A typical career trajectory goes like this:
Your ‘20s is your ‘pay-your-dues’ decade. In other words, you learn about yourself as a professional. You start to discover that thing you are really good at and your career path starts to take off. In your ‘20s you are allowed to take some professional risks. You can afford to work for relatively low pay. You probably don’t have a lot of financial commitments and you can do some job hopping and some career exploration.
In your ‘30s, you are settling into your professional life. Now you have a relatively stable job/career with a stable salary and are starting to think about the big picture: marriage, a home, children, saving for retirement, vacation. You are feeling good about your career and are progressing up the ladder into new responsibilities and with it comes new opportunities.
But your ‘40s kind of start to creep up on you. Now, you’ve committed. You might have the expenses of kids, a mortgage, retirement, health care, car payments, etc. Your financial and life responsibilities don’t allow you to take the types of career risks you did in your ’20s and ‘30s.
But this is also the time when it is very common for professionals to start getting bored with their careers and job routines and start wondering, “Is this the best I can do?” or “I’m depressed. This is not the job I planned on doing my whole life. I’m not sensing I’m living my best life!” or “I hate my job/boss/company but there’s no way out! I’ve got bills to pay!”
A mid-life career crisis is incredibly common and it can have a real effect on our jobs and our lives in general. I’ve met with many professionals in their ‘40s and ‘50s who are facing a mid-life career crisis which can be the result of many things.
• I regret the career I’ve chosen but don’t see a way out
• I’m at a point where I can’t move up any more
• I hate my job. I hate my boss. I hate the company I work for.
• I really want to follow a passion that excites me, but I’ve got to pay my bills too.
• I’m constantly worried that I’ll lose my job….and then what???
Or, in other situations, mid-career professionals are pushed into crisis: they are let go from their job. The jobs they’ve trained for have simply disappeared as a result of new technology or the demise of an industry. They might find the skills they’ve relied on are out-of-date. In most cases, mid-career professionals have not had to go through a major job search in a long time and are lost and confused as they try to navigate resumes, online applications, networking, interviewing and other important job seeking skills.
If you find yourself constantly frustrated in your career, here are some things to consider:
Is this a crisis or a slump? In other words, are you really fed up with your job and/or career choice or are you simply having a rough patch at work? Before you make a major decision to pull the plug on your current job/career and try something new, consider your options. If you are a long-time employee at your current company, they probably don’t want to lose you; they value your dedication, commitment and history with the company, your ‘fit’ into the company culture and the relationships you’ve built over time.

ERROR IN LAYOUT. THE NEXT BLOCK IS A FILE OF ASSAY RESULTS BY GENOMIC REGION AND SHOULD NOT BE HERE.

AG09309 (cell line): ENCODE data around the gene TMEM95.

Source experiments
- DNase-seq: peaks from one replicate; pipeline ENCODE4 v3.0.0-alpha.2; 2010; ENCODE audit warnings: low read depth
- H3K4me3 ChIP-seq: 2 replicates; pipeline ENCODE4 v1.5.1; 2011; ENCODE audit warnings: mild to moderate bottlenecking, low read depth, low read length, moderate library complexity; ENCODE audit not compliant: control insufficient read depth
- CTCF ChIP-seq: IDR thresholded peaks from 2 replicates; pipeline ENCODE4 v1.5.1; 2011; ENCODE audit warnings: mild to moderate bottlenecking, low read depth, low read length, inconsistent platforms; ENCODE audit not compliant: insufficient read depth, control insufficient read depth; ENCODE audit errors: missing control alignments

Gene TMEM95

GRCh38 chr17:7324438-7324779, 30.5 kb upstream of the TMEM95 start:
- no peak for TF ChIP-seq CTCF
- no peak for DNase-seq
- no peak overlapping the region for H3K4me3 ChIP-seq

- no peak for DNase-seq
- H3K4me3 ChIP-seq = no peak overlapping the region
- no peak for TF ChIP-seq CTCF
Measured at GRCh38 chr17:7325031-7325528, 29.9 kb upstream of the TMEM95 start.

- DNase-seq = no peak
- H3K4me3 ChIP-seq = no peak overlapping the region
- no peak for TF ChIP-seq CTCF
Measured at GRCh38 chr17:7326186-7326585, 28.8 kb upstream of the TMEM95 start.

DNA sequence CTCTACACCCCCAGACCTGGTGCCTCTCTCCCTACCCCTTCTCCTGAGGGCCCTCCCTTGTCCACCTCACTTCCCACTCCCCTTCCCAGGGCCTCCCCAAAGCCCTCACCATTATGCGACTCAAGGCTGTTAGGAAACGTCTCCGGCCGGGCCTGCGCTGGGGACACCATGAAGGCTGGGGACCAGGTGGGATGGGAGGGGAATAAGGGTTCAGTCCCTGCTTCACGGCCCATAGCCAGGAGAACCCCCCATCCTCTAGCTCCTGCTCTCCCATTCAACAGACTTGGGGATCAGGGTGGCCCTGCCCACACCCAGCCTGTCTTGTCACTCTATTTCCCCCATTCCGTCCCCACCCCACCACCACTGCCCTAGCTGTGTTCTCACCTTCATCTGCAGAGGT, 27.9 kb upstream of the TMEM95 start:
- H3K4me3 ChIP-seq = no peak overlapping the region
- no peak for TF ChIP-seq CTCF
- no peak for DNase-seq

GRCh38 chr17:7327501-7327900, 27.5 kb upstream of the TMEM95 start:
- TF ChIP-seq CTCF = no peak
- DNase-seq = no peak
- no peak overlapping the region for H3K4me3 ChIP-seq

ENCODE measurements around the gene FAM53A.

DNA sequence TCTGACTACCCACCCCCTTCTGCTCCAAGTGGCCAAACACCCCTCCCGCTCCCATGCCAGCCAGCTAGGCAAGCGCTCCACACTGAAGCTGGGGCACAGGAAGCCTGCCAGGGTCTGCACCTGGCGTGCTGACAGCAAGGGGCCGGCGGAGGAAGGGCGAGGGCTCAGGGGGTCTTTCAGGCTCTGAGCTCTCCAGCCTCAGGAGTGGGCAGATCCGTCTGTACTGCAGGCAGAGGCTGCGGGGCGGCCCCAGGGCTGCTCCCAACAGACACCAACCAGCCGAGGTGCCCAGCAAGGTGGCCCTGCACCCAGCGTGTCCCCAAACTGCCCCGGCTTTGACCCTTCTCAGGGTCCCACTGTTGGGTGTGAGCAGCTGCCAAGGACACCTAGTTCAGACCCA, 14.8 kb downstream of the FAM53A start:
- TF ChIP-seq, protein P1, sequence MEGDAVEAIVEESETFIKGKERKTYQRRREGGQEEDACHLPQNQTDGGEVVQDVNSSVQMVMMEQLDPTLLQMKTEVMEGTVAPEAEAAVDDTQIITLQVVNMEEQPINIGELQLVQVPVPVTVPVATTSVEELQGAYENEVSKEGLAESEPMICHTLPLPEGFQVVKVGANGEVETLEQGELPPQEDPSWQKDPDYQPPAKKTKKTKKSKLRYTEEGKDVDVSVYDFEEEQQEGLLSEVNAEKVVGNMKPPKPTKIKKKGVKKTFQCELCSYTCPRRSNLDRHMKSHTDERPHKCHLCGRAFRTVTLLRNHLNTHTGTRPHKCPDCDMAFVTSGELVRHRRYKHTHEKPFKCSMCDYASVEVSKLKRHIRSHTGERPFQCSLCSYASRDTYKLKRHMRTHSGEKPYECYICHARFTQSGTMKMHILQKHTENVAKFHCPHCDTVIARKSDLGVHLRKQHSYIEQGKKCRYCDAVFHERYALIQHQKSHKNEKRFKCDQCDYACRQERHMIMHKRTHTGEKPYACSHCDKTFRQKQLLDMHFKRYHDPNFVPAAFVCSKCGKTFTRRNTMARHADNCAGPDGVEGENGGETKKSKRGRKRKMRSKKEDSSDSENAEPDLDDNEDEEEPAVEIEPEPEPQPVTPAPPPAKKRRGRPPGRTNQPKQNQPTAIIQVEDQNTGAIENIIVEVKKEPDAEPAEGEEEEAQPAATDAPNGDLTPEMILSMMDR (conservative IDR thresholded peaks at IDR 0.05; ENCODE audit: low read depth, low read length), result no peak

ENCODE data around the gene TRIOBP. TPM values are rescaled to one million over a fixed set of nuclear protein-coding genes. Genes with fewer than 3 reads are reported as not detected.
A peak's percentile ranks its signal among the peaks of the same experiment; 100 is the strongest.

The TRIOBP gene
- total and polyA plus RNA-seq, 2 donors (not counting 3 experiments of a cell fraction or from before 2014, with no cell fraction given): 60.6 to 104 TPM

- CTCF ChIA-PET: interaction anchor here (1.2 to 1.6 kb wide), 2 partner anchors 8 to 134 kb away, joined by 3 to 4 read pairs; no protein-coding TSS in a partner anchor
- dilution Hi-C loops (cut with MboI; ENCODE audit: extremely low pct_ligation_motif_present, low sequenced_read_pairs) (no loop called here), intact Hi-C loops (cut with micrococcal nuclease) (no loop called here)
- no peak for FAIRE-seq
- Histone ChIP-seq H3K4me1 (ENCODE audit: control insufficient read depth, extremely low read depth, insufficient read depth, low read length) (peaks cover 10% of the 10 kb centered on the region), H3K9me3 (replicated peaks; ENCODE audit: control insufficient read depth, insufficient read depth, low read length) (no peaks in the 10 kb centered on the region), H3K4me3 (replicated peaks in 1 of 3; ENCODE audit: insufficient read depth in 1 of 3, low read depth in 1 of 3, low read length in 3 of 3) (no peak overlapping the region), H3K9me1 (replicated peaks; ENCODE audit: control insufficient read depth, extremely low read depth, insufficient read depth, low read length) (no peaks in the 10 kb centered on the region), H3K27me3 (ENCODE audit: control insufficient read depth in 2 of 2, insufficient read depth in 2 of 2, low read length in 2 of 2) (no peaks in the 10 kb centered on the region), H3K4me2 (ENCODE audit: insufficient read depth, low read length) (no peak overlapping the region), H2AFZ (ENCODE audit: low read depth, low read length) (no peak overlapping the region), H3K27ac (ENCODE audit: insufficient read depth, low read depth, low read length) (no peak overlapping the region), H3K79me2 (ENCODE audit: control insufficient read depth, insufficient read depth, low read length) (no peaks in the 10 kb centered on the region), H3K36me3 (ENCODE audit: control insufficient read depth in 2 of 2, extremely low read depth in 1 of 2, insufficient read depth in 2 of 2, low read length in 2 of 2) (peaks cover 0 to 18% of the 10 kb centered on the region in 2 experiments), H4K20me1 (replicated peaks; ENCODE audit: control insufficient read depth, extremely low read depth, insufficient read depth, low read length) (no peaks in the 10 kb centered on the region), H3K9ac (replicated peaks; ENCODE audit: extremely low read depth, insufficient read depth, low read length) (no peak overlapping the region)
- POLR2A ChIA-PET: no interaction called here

Talk to your boss. Is there something new you can do? Is there a path to management you can follow? New responsibilities you can oversee? Different projects you can work on? Will they pay for you to get your MBA or other training?
Think long and hard about all of the things you want to do moving forward. If you choose to ‘reinvent’ yourself, consider the level of training you need, the types of jobs available and whether those types of careers are accessible in the city you live. Also assess the skills, expertise, experience and accomplishments you’ve built over time that are transferable into another career or industry. Have you managed or supervised? Will your skills in marketing and sales from your current career help you as you jump into something else?
As important, make sure you have thought and planned how your decision will impact you financially. What salary do you expect in your new career? What are your monthly expenses? Can your monthly expenses absorb a period of time as you get yourself established doing something new?
There are lots of examples of people who have successfully gone through a career reinvention. Read books, meet with people and learn how others have changed careers mid-life. By doing so, you can learn to avoid common mistakes as you move forward and more importantly, learn and follow the strategies of successful mid-career reinventions.
I also highly recommend considering a reinvention consultant who can help guide you through the this process. My friend Linda Sollars runs a reinvention consultancy calledCreating Purpose (www.creatingpurpose.com). She will take you through a strategic process that is customized to your specific reinvention. I have referred numerous professionals to work with her who have all had great results.
Bottom line: A mid-life career crisis is common. But it can also be overwhelming. Through strategic planning and taking the steps to assess your situation and to recognize the valuable and transferable skills, talents and expertise you currently possess, you can dissolve the overwhelming nature of a change and make this a manageable adventure to live the life you want.